Fiction – paperback; Vintage; 104 pages; 1997. Translated from the Italian by Guido Waldman.
Alessandro Baricco’s Silk is a powerful and erotic tale that reveals how one man’s desire threatens to ruin his life.
It is 1861 and Hervé Joncour is a silk breeder from France happily married to the beautiful Helene. Compelled to travel illegally to Japan alone in search of disease-free silkworms, Hervé comes across a “girl who does not have oriental eyes” and, despite not exchanging one word with her, falls deeply in love.
Over the course of several years, Hervé continues to make return trips to Japan in order to buy more silkworms and to lay his eyes on the beautiful and intriguing woman to whom he has become enthralled.
When the woman gives him a note that reveals her love for him, Hervé finds his life in France unravelling as he becomes more obsessed with the woman at “the end of the earth”. He channels his frustrations into building a beautiful park in the grounds of his home and takes his wife on exotic holidays to hide his unhappiness.
When a second erotically charged letter arrives from his lover he is distraught by the contents, for while it professes love and devotion, it also warns Hervé to never seek contact with her again…
In the style of an old-fashioned fable, Baricco has crafted a beautiful and mesmerising novella. Some of the chapters are so short they read more like poems, which greatly adds to the charm and mystique of the story. The writing is hypnotic, repetitive and deeply affecting.
I read this book in under an hour and was incredibly moved by the love affair. And the shock ending left me stunned, so I wasn’t quite sure if I had fully understood what had happened: had I read too much into it?
Ultimately, this is an astonishing piece of writing. Heart-breaking, bewitching and passionate.
‘Silk’, by Alessandro Baricco, first published in 1996, is listed in Peter Boxall’s 1001 Books You Must Read Before You Die, where it states the story is set in 1861, the year “when Flaubert was writing Salammbo, electricity was still only a future project, and on the other side of the ocean, Lincoln was engaged in a Civil War”.
11 thoughts on “‘Silk’ by Alessandro Baricco”
Glad you took up the recommendation..and also liked it 🙂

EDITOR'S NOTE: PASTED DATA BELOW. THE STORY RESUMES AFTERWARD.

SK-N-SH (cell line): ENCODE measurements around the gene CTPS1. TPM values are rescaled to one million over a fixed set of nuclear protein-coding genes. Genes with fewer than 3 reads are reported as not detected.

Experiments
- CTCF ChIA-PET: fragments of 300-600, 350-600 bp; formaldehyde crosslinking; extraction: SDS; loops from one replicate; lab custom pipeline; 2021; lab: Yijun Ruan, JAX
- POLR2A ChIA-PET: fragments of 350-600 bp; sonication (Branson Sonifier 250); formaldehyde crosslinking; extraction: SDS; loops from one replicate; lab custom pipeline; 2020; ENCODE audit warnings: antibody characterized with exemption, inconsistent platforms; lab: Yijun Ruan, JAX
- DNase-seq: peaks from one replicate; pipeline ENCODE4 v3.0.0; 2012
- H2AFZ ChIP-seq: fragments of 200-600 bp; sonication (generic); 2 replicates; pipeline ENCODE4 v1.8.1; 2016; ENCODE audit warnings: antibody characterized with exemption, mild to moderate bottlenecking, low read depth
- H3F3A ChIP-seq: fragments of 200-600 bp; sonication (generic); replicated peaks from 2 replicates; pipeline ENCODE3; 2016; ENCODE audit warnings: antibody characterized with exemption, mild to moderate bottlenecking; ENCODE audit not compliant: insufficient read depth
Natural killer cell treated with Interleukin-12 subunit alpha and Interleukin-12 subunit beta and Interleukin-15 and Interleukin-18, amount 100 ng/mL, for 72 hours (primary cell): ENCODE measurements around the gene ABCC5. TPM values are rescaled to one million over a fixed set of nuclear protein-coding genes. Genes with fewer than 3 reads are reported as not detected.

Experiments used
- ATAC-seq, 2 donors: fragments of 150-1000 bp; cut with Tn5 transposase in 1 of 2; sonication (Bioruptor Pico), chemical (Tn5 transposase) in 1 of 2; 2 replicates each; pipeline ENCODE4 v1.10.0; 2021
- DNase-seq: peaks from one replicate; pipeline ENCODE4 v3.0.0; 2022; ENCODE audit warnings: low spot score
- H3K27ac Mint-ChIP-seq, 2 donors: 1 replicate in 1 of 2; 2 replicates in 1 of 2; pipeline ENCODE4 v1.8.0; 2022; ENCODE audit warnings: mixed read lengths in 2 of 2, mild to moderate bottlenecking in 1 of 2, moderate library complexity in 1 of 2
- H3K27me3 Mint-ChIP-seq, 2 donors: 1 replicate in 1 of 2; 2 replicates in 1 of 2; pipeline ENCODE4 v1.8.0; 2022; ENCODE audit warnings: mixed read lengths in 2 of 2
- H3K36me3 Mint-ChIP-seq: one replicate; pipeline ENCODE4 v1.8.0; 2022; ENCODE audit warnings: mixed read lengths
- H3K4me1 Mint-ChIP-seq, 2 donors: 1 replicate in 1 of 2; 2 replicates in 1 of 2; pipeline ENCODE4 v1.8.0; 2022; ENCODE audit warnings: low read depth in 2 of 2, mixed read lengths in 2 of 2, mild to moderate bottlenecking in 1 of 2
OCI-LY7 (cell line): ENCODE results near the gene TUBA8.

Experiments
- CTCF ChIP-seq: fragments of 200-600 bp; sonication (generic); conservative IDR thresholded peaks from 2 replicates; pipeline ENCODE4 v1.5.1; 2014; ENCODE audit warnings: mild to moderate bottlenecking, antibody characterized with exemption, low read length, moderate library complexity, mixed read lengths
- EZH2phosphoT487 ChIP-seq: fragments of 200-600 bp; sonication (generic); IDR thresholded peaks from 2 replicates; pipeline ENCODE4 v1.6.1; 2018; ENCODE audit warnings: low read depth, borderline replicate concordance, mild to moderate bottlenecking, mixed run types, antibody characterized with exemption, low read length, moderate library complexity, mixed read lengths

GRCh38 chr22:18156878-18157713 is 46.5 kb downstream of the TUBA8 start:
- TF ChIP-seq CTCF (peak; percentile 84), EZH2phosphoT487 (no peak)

Sounds fantastic! I’m going to check it out.
Dipali, yes, I hunted this one out because of your recommendation but also because it’s on the booklist for the Australian Readers Challenge which I’m participating in.
Mae, sure you will love it – a gentle, lilting read.
I also recently read this. I felt sort of so-so about it. The writing was wonderful, though. I sort of liked the ending–it was nice how it came as such a surprise for such a slim little volume.
Danielle, like you I thought it was a so-so book until I got to the ending. I think it was that little twist that really made it.
I am composer of classical music and I am 12
(I was born 8 March 1994).
Please, for me, it is necessary email address or
website of Alesandro Baricco.
Djuza, I don’t have contact details for this author, but I suggest you contact his British publisher, Canongate. See this website: http://www.canongate.net/About/ContactUs
This book is like a music. Constantly repeated phrases and consecutive passases of it are simiral in riff(or refrain) to the music. Obviously, its magical components are most distinguish characteristics of this novel.
I’m deeply moved like when I read Christophe Bataille’s ‘Annam’, and I shall expect the François Girard’s film.
I also thought I had read too much into when I finished. I went back and re-read the last few hapters. But over all, it was a great book for how short it was.
The novel is very musical, sensual and reads almost like a poem (from a lover of poetry)! Lovely novel! READ IT!